See Part 1 HERE

 

String choice – Part 1 – You are different than your favorite tour player

PART 1 For many recreational tennis players choosing a string can be a real challenge. It's not that there aren't enough strings out there to choose from. In fact, it's the exact opposite and that's one of the things that complicates the … [Continue reading]

New Ashaway MultiNick® 18 Squash String is Designed to Cut and Spin

— Proprietary Nylon/PU matrix adds toughness, durability and grip, maintains soft nylon feel Ashaway, RI – Ashaway’s latest innovation is a squash string specifically designed for players who like to cut and spin the ball. New MultiNick® 18 … [Continue reading]

The Best String Companies to start off with for the major 💵💵💵 Max Profit Max Customer Service!

Are you just starting in the stringing industry or want to know the 3 best companies to start your stringing business with? The best strings are of course the main decision but other important factors play a BIG role if you are a stringer and this … [Continue reading]

Are you new to the tennis business?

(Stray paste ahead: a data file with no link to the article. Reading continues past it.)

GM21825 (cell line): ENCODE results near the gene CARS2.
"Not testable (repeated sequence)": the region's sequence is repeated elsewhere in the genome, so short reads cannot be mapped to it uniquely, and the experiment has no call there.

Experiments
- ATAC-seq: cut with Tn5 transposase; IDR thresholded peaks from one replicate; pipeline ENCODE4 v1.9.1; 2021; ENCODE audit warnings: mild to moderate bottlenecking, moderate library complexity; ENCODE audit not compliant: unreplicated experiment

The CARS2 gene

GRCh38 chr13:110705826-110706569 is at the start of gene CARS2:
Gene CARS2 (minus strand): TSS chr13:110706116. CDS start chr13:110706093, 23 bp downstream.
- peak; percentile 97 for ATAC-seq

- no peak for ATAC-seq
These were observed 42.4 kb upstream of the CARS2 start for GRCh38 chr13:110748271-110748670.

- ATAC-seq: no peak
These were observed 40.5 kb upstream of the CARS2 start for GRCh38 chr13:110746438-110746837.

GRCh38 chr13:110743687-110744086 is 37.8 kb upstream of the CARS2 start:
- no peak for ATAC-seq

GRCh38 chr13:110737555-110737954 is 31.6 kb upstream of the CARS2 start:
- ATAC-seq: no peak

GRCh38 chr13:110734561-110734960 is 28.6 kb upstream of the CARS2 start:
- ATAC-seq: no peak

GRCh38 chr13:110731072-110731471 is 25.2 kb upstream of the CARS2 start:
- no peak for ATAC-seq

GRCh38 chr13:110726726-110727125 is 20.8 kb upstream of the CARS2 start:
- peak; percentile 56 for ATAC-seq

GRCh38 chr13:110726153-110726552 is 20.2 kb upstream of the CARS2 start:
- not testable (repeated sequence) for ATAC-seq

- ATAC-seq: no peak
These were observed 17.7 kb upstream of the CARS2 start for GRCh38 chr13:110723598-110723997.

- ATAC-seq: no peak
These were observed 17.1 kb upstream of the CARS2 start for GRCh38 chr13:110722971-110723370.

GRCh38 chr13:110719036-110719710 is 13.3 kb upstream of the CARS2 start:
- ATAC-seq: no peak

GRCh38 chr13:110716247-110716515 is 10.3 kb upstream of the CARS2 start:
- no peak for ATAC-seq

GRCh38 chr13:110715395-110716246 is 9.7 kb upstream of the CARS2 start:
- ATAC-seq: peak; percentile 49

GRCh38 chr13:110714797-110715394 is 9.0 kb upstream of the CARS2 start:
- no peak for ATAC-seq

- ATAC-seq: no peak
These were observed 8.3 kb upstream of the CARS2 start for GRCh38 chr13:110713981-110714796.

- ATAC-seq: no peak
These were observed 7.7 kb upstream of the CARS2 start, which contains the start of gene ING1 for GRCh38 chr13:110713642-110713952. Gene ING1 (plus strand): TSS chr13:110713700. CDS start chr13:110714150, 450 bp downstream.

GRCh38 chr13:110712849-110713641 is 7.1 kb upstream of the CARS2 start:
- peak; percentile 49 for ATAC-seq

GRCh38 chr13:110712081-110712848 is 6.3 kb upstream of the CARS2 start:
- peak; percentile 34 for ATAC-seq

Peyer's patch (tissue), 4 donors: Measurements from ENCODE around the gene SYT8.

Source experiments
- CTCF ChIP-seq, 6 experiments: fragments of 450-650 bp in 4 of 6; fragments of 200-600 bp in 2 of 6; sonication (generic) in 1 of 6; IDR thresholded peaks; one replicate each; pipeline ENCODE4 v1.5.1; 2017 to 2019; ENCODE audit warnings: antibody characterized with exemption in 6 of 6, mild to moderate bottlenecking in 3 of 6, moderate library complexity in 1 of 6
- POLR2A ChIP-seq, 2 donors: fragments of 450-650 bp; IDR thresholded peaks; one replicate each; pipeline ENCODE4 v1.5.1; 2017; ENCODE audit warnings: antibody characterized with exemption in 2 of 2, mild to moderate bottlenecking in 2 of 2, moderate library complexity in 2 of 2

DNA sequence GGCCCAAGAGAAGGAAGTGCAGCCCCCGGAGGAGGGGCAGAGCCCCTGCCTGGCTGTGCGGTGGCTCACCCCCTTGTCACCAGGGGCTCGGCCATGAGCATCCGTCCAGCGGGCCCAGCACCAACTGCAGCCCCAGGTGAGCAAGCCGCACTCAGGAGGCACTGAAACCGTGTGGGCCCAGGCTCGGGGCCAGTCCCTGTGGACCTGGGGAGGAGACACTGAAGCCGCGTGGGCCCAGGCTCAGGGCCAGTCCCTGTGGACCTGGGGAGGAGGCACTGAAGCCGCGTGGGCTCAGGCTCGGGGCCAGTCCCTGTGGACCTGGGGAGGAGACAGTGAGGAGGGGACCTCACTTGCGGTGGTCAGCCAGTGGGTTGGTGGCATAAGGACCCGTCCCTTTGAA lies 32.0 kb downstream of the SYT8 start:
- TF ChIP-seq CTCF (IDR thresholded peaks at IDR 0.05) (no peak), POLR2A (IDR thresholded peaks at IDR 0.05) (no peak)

If you've just joined us recently you'll find that there's a LOT of material here to read on a variety of topics. One of those topics is running a successful business.  If you have an interest in starting a retail tennis business there's a … [Continue reading]

YTEX Launches New Website!

Attention Stringers, YTEX has a fresh face look to their website www.ytexstrings.com and so much easier to navigate and place orders online. No more paperwork, simple log-in and place your order! If you had an account with YTEX or new to their … [Continue reading]

Tip – Understanding Polar Moment

From time to time you'll hear us talking about polar moment here on the IART site and here's what I'd like to know. How many of you actually know what it is, how to measure it and most of all, how to effectively use it to your advantage? That's a … [Continue reading]

Ashaway Introduces New MultiKill® 17 Polyurethane-Based Racquetball String

Developed in response to market demand, string is designed for power players to cut and spin the ball Ashaway, RI – Ashaway Racket Strings has introduced a new polyurethane (PU) based, multifilament nylon string for racquetball. Utilizing … [Continue reading]

Brittany Tagliareni…a Winner!

In all the years I have been involved in tennis racquets I have worked with players of all levels, from top-ranked to no ranking at all!  The one thing that remains constant is that every player received the same attention to a goal. Typically … [Continue reading]

Tip-stringing natural gut

Natural gut can be a bit of a challenge if you have little to no experience working with it but there are a few things you can do to help ease the anxiety of working with it. Preparation-clean your machine clamps - clamps can be cleaned with … [Continue reading]